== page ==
It has been a triumphant month for liberal journalists who have lived and died with the fortunes of the Affordable Care Act since its passage in March 2010. Ezra Klein and Jon Cohen have declared victory, describing an amazing recovery for the program and for President Obama since the dark days of near-total failure among people trying to sign up on the federal exchanges in October and November.
To listen to Obamacare supporters, Kathleen Sebelius leaves her post as secretary of the Department of Health and Human Services with her head held high, as her legacy now includes shepherding across the finish line a major expansion of health insurance for low-income, previously uninsured Americans. Howard Dean says the Republicans would be foolish to attack Obamacare in this year’ s campaign, now that the program has achieved so much success
Carl Sagan spoke of “billions and trillions”; now the president and the Obamacare support media can talk of millions and millions newly insured.
But how many millions?
Prior to the opening of the exchanges in October 2013, President Obama claimed that the ability of families to keep children on their health insurance policies through age 26 had already added three million people to the ranks of the insured. This claim appears to be nonsense. Avik Roy — one of the few journalists who has actually been examining the data and drawing his own conclusions rather than regurgitating or looking to justify each of the administration’s assertions — estimates that the actual number of newly covered young people is less than one-third of the number claimed, and perhaps far less.
In fact, the percentage of uninsured Americans aged 18 to 24 has not changed at all from 2008 — prior to the economic collapse — through 2013. And of course, the change in policy did not come free. Roy estimates that family plans now cost $160 to $480 a year more due to the new coverage — and that is for all families, including all those without children who are newly covered. Also, as with all the other “free things” offered on the screening side due to Obamacare, none of it is free as someone else has to pay for them.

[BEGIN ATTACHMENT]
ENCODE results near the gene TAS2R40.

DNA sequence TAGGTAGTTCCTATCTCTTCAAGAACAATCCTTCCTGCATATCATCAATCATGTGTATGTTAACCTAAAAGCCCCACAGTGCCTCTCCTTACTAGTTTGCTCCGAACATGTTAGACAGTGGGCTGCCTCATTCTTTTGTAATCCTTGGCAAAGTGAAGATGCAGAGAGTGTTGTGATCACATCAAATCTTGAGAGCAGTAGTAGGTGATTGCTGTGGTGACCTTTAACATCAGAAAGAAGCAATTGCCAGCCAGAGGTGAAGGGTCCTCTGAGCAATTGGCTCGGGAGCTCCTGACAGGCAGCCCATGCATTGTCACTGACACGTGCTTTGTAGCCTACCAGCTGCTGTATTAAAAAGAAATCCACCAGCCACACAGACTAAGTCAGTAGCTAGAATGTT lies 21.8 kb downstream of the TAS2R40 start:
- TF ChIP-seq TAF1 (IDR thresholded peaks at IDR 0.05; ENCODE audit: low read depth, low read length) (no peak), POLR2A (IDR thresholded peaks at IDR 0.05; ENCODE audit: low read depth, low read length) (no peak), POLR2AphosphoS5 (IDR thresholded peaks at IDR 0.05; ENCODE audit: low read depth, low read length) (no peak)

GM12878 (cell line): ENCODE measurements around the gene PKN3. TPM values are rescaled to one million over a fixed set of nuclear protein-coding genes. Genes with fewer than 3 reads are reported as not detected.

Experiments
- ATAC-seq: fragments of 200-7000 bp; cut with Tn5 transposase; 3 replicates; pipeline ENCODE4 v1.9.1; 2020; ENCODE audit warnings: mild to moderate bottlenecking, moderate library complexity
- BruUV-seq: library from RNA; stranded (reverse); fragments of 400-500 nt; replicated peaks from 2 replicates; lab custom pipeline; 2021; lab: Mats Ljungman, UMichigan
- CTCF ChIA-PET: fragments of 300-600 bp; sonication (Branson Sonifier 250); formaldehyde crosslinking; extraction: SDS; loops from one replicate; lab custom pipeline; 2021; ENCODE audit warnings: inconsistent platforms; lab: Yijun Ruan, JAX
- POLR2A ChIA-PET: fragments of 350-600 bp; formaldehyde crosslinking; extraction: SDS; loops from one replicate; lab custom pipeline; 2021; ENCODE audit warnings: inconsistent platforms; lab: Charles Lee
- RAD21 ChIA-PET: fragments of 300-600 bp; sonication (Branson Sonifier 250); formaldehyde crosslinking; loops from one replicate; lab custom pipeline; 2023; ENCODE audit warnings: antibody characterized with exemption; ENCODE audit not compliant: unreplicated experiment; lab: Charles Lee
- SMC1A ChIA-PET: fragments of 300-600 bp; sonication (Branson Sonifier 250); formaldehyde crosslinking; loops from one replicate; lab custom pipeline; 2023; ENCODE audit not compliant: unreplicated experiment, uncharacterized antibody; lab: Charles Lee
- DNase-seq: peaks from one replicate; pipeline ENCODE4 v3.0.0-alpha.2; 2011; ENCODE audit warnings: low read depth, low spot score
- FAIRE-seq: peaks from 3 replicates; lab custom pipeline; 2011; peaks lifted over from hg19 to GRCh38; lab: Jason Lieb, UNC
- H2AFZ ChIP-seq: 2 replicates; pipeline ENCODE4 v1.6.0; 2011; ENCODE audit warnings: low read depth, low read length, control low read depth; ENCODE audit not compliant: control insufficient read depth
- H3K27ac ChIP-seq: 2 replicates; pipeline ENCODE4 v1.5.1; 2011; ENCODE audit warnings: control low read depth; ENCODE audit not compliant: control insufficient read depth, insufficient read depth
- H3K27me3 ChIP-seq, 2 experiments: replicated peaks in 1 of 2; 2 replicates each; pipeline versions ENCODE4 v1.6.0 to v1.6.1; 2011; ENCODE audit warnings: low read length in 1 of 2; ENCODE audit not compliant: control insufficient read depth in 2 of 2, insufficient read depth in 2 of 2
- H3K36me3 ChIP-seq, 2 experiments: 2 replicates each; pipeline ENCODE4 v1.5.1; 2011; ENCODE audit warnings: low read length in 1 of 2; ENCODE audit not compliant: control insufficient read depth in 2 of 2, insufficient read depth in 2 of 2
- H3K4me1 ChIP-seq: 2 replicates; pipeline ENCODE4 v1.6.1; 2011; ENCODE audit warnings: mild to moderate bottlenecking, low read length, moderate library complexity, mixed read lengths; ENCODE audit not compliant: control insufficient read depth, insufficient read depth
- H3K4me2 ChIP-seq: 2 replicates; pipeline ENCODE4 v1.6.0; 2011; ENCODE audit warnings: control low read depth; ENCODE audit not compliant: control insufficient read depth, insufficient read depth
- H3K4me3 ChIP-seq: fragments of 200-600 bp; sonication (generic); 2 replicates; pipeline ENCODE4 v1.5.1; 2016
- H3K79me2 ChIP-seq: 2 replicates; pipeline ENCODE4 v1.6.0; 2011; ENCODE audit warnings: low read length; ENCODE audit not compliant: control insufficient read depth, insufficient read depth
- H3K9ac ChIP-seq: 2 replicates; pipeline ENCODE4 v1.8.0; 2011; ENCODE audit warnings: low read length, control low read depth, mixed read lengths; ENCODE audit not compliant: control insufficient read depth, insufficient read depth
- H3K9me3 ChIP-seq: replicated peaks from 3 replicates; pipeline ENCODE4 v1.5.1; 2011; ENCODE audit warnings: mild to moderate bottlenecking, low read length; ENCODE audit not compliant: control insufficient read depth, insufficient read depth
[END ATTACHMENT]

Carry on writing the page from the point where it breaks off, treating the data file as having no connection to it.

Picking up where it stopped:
The numbers for October 1 through the end of March — and now beyond due to late trickles from the exchanges — suggest 7.5 million people signed up on either the 16 state exchanges or the federal exchange (used by the other 34 states). Medicaid sign-ups, which can continue without any deadline during the current federal fiscal year, were 3.5 million. About half of the states did not participate in the Medicaid expansion, so any new enrollees in Medicaid in these states can not be attributed to Obamacare.
In the years 2010 to 2013 — after the act was passed but before any expansion of the program beyond those at 100% of the poverty level or below — and now, since the expansion, Medicaid enrollees have increased. If the growth in the non-expansion states is considered a proxy for the enrollment growth that would have occurred without Obamacare, then about a quarter of the Medicaid enrollment growth is “natural” and unrelated to Obamacare. That leaves about 2.5 million new Medicaid enrollees, who benefited from the expansion of the program to include those earning up to 138% of the poverty level.
Given the huge promotional push for Obamacare (some estimate a billion or more in federal, state, and corporate spending to advertise the new enrollment opportunities), it is likely that most of any surge in enrollment for Medicaid attributable to the coverage expansion has already occurred for this year. For point of reference, Medicaid enrollment grew by over 7% annually in the two years which overlapped with the economic recession, a faster growth rate than the recent six-month period which included a large eligibility expansion.
If you are keeping score, we may have 3.5 million total insured by counting young people kept on their parents’ policies and the expansion of Medicaid coverage. The big whale, then, is the enrollment number for the exchanges.
The Obama administration has released a mid-April figure of 7.5 million, though they admit this is not the number of those who have paid a premium (or paid once and continued to pay).
Several insurance companies — the ones actually providing new coverage and collecting premiums — have suggested that a ratio of 80% paid to enrolled is a good estimate so far. That would mean six million paid enrollees.